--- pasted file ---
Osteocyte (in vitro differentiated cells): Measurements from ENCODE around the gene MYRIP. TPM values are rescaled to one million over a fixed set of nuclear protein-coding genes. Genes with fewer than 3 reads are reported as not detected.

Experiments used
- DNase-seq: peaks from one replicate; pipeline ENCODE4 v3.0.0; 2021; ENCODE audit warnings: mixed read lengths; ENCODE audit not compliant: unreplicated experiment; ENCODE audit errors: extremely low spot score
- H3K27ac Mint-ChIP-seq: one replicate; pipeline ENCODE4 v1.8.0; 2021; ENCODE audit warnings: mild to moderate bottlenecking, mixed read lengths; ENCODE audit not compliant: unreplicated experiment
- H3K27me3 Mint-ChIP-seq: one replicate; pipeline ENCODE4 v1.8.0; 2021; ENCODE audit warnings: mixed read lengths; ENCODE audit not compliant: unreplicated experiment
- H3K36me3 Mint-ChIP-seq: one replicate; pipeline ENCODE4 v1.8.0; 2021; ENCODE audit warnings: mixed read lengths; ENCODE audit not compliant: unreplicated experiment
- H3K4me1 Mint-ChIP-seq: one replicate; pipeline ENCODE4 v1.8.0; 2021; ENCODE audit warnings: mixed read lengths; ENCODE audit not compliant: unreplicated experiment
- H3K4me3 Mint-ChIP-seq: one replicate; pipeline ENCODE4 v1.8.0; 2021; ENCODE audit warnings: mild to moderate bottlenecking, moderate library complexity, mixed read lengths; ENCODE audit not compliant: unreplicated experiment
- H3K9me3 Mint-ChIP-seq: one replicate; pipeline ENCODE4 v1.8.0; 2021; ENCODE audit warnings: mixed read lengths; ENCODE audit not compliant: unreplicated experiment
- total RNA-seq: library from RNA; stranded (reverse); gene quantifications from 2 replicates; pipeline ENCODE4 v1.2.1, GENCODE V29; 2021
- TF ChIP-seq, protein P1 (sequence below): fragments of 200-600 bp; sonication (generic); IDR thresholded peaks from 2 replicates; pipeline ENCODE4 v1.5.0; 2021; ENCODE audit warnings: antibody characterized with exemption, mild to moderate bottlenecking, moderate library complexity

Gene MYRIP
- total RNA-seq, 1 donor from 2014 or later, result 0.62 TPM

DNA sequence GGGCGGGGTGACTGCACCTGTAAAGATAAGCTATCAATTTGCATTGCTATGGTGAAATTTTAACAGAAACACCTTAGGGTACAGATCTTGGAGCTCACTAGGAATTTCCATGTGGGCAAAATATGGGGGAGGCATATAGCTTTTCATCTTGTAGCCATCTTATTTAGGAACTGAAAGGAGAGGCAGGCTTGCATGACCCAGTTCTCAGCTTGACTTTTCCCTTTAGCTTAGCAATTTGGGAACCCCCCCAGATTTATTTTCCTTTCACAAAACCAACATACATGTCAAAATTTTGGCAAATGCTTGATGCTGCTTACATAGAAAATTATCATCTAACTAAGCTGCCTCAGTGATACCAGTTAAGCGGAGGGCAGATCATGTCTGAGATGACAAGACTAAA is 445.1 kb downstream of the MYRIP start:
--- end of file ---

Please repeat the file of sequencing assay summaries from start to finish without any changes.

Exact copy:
Osteocyte (in vitro differentiated cells): Measurements from ENCODE around the gene MYRIP. TPM values are rescaled to one million over a fixed set of nuclear protein-coding genes. Genes with fewer than 3 reads are reported as not detected.

Experiments used
- DNase-seq: peaks from one replicate; pipeline ENCODE4 v3.0.0; 2021; ENCODE audit warnings: mixed read lengths; ENCODE audit not compliant: unreplicated experiment; ENCODE audit errors: extremely low spot score
- H3K27ac Mint-ChIP-seq: one replicate; pipeline ENCODE4 v1.8.0; 2021; ENCODE audit warnings: mild to moderate bottlenecking, mixed read lengths; ENCODE audit not compliant: unreplicated experiment
- H3K27me3 Mint-ChIP-seq: one replicate; pipeline ENCODE4 v1.8.0; 2021; ENCODE audit warnings: mixed read lengths; ENCODE audit not compliant: unreplicated experiment
- H3K36me3 Mint-ChIP-seq: one replicate; pipeline ENCODE4 v1.8.0; 2021; ENCODE audit warnings: mixed read lengths; ENCODE audit not compliant: unreplicated experiment
- H3K4me1 Mint-ChIP-seq: one replicate; pipeline ENCODE4 v1.8.0; 2021; ENCODE audit warnings: mixed read lengths; ENCODE audit not compliant: unreplicated experiment
- H3K4me3 Mint-ChIP-seq: one replicate; pipeline ENCODE4 v1.8.0; 2021; ENCODE audit warnings: mild to moderate bottlenecking, moderate library complexity, mixed read lengths; ENCODE audit not compliant: unreplicated experiment
- H3K9me3 Mint-ChIP-seq: one replicate; pipeline ENCODE4 v1.8.0; 2021; ENCODE audit warnings: mixed read lengths; ENCODE audit not compliant: unreplicated experiment
- total RNA-seq: library from RNA; stranded (reverse); gene quantifications from 2 replicates; pipeline ENCODE4 v1.2.1, GENCODE V29; 2021
- TF ChIP-seq, protein P1 (sequence below): fragments of 200-600 bp; sonication (generic); IDR thresholded peaks from 2 replicates; pipeline ENCODE4 v1.5.0; 2021; ENCODE audit warnings: antibody characterized with exemption, mild to moderate bottlenecking, moderate library complexity

Gene MYRIP
- total RNA-seq, 1 donor from 2014 or later, result 0.62 TPM

DNA sequence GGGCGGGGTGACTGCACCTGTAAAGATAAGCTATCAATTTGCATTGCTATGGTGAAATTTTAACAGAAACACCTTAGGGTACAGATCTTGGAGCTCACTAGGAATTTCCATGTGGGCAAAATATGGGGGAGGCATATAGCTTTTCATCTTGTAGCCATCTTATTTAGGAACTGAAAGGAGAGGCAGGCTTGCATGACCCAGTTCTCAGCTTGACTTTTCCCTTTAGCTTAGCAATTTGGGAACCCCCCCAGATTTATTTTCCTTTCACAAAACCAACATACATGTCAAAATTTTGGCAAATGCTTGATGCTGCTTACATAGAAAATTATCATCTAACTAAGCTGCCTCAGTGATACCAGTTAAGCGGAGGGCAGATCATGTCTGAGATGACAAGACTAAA is 445.1 kb downstream of the MYRIP start: